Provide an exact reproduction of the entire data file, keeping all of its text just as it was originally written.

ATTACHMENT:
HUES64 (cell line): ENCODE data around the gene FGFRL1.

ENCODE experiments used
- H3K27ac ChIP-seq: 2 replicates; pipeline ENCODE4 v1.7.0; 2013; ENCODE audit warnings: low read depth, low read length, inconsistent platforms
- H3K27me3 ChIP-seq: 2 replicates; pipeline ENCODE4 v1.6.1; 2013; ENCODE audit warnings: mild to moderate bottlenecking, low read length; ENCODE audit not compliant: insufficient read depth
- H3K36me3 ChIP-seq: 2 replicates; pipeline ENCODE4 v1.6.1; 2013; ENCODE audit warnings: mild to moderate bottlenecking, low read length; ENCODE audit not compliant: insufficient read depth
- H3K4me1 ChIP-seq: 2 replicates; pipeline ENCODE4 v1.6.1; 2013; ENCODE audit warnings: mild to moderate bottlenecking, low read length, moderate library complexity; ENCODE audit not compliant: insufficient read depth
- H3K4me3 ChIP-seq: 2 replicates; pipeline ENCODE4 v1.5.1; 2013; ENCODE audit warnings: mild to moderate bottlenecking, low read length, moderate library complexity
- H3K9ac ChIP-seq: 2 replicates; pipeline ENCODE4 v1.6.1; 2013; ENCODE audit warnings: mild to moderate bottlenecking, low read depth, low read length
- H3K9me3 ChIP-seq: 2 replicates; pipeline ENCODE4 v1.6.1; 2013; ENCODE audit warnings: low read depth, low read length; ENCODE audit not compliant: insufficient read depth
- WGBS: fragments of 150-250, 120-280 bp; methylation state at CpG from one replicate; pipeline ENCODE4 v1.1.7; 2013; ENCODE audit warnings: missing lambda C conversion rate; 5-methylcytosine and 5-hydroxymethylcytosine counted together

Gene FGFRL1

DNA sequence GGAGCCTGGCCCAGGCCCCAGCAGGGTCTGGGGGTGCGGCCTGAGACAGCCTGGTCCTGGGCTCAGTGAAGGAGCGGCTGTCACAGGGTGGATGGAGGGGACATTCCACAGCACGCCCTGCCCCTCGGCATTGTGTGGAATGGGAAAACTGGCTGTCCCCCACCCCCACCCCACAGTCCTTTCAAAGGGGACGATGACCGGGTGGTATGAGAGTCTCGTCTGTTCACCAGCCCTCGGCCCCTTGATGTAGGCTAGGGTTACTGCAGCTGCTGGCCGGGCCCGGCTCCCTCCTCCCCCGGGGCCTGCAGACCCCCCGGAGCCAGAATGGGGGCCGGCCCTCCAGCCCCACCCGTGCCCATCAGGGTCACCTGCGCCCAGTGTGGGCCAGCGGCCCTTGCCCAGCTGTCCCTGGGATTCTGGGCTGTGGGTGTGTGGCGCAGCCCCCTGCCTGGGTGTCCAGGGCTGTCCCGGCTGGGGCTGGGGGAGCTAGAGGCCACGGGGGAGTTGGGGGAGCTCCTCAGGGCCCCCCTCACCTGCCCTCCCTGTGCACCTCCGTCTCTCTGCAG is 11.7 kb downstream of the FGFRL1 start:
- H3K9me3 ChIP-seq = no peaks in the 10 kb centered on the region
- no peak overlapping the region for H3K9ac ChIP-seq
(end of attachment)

HUES64 (cell line): ENCODE data around the gene FGFRL1.

ENCODE experiments used
- H3K27ac ChIP-seq: 2 replicates; pipeline ENCODE4 v1.7.0; 2013; ENCODE audit warnings: low read depth, low read length, inconsistent platforms
- H3K27me3 ChIP-seq: 2 replicates; pipeline ENCODE4 v1.6.1; 2013; ENCODE audit warnings: mild to moderate bottlenecking, low read length; ENCODE audit not compliant: insufficient read depth
- H3K36me3 ChIP-seq: 2 replicates; pipeline ENCODE4 v1.6.1; 2013; ENCODE audit warnings: mild to moderate bottlenecking, low read length; ENCODE audit not compliant: insufficient read depth
- H3K4me1 ChIP-seq: 2 replicates; pipeline ENCODE4 v1.6.1; 2013; ENCODE audit warnings: mild to moderate bottlenecking, low read length, moderate library complexity; ENCODE audit not compliant: insufficient read depth
- H3K4me3 ChIP-seq: 2 replicates; pipeline ENCODE4 v1.5.1; 2013; ENCODE audit warnings: mild to moderate bottlenecking, low read length, moderate library complexity
- H3K9ac ChIP-seq: 2 replicates; pipeline ENCODE4 v1.6.1; 2013; ENCODE audit warnings: mild to moderate bottlenecking, low read depth, low read length
- H3K9me3 ChIP-seq: 2 replicates; pipeline ENCODE4 v1.6.1; 2013; ENCODE audit warnings: low read depth, low read length; ENCODE audit not compliant: insufficient read depth
- WGBS: fragments of 150-250, 120-280 bp; methylation state at CpG from one replicate; pipeline ENCODE4 v1.1.7; 2013; ENCODE audit warnings: missing lambda C conversion rate; 5-methylcytosine and 5-hydroxymethylcytosine counted together

Gene FGFRL1

DNA sequence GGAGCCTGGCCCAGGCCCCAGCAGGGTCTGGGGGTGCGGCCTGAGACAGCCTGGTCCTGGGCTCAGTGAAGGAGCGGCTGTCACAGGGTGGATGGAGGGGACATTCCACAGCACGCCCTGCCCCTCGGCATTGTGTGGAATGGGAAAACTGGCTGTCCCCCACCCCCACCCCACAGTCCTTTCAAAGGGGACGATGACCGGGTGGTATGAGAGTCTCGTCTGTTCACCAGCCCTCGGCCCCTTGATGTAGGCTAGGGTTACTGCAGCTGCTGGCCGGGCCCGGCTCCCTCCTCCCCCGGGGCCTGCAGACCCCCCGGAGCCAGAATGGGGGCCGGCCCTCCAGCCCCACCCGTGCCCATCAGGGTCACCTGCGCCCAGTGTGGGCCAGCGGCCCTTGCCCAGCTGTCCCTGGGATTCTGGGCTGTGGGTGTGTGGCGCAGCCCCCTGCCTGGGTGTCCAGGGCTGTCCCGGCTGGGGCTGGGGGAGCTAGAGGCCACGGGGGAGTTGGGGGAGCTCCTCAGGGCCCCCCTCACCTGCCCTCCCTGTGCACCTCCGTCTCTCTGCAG is 11.7 kb downstream of the FGFRL1 start:
- H3K9me3 ChIP-seq = no peaks in the 10 kb centered on the region
- no peak overlapping the region for H3K9ac ChIP-seq